I got an email this week where I was asked how web designers can compete against the large “easy-build” website companies. Well, I don’t think there’s any competition. Web designers like me cater for a completely different market.
The Halo Effect
Psychologists have long known about the Halo Effect. It’s a cognitive bias in our judgments where a personâ€™s physical appearance can influence our views of him or her. Unfortunately, the way we look, dress, speak and the sort of homes we live in influence other people’s impressions of us.
The Halo Effect works with websites. The way a website looks and works effects our impression of the company or individual behind it.
You’ll notice I said “the way a website works”. Because websites created by simple website builders may look quite professional. But you will be severely restricted in what you can do with them. You may be happy with your 5-page website but what happens if you would like to:
- add certain social sharing buttons
- create a mobile version
- add a shopping cart
- create a membership area
- or even add extra pages and a blog?
Would you be able to do these things to your site if it was built with Intuit, 1&1 or any other “easy” website builder? I’m afraid the answer is probably “no”.
The Company you keep
Do a quick Google search for 1&1 and Intuit. The results speak volumes. Click on any of the results and you’ll see the usual spammy thin on content sites (like EasyBuildWebsite4U.com) saying how great those “easy” website companies are and not a lot else. Hover over the links to the websites and you’ll see that they’re affiliate links. A thin website with affiliate links? Run a mile!
A company may be satisfied with an “easy-build” website if they just want a few pages with contact details online. But, for a website to help a company it needs much more.
It won’t come as too much of a surprise to regular readers here but I will recommend WordPress as the software that powers 90% of my clients’ websites.
I don’t care how many templates, plugins and features “easy-build” websites may have – WordPress will have more.
Why? Because WordPress is, and always has been, open source software. This means you are free to redistribute it and free to access its source files. It is developed by the community surrounding it – a core team supported by hundreds of unpaid developers and testers.
It’s popularity and ubiquity on the web are not in doubt. It is used by an estimated 15% of the world’s top one million websites and is the most common CMS (content management system) on the internet.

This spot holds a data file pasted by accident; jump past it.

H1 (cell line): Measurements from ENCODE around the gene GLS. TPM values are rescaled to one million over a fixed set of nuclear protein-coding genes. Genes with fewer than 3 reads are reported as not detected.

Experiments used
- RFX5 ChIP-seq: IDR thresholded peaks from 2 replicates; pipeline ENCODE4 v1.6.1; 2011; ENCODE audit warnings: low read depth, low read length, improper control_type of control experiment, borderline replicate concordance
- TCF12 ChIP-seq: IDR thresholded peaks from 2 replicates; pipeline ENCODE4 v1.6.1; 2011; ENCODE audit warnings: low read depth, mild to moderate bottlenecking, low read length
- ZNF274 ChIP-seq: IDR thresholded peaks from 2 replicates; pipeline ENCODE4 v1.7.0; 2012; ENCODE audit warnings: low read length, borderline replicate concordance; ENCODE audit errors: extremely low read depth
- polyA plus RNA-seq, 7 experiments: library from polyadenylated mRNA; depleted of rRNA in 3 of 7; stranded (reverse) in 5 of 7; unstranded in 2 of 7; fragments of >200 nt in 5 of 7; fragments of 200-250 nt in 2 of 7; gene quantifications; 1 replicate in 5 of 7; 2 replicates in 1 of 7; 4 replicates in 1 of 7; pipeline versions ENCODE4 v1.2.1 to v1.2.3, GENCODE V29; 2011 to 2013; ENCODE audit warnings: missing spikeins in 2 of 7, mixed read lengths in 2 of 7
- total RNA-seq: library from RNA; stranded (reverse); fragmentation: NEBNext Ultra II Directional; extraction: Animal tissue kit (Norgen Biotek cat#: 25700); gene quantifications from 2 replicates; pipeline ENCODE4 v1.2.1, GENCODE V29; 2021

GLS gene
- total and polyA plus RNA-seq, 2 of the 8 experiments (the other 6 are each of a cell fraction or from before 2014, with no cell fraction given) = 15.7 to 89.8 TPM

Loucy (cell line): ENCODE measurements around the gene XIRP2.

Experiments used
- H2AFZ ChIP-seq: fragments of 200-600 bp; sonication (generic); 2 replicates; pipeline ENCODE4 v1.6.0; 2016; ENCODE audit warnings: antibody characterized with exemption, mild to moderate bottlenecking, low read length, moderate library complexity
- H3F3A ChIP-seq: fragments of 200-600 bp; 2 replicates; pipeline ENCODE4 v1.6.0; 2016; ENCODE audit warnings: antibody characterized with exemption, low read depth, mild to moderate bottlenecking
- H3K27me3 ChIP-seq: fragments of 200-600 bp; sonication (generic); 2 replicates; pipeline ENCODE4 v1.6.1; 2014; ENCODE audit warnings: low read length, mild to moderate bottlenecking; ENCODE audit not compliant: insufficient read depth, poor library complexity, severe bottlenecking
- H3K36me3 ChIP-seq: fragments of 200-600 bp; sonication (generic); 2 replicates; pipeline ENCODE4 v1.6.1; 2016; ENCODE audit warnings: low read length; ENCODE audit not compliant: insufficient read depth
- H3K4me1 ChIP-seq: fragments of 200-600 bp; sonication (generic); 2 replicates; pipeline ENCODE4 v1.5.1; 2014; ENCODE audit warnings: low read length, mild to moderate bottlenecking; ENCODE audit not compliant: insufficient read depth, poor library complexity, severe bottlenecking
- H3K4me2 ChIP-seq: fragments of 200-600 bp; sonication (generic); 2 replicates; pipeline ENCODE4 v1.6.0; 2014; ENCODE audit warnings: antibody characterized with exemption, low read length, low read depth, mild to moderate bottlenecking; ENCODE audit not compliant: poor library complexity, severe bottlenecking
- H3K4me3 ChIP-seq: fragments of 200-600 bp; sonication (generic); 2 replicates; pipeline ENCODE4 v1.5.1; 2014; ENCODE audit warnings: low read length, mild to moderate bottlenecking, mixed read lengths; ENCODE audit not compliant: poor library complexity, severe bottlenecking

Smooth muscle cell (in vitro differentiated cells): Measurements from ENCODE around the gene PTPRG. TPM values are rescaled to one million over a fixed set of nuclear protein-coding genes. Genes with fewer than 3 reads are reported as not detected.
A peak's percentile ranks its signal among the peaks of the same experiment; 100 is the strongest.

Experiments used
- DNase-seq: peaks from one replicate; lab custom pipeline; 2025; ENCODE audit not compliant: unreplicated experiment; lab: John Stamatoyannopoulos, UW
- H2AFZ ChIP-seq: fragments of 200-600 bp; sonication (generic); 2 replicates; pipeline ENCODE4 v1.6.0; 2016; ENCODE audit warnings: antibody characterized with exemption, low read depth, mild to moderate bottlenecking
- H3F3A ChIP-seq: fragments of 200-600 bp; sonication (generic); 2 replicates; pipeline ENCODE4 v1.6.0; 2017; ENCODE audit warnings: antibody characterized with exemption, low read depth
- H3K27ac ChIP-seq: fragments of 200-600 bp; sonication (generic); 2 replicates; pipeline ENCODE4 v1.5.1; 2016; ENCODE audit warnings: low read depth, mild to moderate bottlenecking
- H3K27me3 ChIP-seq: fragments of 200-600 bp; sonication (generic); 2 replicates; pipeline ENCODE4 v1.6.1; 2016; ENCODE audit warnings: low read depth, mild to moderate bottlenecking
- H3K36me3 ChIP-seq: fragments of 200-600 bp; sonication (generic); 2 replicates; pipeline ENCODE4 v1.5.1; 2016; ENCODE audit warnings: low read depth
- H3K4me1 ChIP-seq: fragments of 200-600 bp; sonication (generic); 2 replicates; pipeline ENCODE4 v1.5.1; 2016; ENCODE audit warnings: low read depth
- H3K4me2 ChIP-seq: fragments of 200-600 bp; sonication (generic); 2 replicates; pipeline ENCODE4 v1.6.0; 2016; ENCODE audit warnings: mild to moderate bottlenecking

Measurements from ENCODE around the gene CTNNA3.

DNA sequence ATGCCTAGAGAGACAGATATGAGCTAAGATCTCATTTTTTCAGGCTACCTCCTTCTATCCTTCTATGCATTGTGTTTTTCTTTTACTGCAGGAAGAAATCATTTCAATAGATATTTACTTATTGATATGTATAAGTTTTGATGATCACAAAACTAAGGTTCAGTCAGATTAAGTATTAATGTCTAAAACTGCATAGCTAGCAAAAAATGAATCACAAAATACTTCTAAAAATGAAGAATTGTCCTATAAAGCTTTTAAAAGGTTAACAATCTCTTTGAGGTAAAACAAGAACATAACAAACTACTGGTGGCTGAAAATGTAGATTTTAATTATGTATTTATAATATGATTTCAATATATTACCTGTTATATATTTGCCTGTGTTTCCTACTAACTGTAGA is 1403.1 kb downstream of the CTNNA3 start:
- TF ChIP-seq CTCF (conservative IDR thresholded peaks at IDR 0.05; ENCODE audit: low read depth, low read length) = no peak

For these reasons, almost anything a client will want to do with a website, will be possible on WordPress and there will be considerable documentation to help you achieve it. (With great popularity comes increased attacks on vulnerabilities so it is necessary that you secure WordPress).
How to use WordPress
The best way to use WordPress is to first decide on your 4 essential steps (research, domain name, host and content/design), install WordPress on your host, perform a few basic tasks for SEO and the like and start adding great content.
You could, of course, hire a web designer to do this for you. However all the documentation and guidance you will ever need for WordPress is out there on the web – mostly in the Codex.
If you’re not sure about this you could always dip your toes into WordPress’s free version at WordPress.com and set up a blog there within seconds.
However, WordPress’s founder developer, Matt Mullenweg, likens WordPress.com to renting an apartment and setting up a self-hosted WordPress.org site to owning your own house. If that’s the case, an easy to set up website through a company like Intuit or 1&1 would be like living in sheltered accommodation or in a cheap hostel!
What about you?
If you’re a web designer, can you think of many more ways employing you to build a website is more preferable to using an automated service.
If you’re thinking of setting up a website but don’t know what to do, I’d love to hear your comments down below!
Eye photo: Photo credit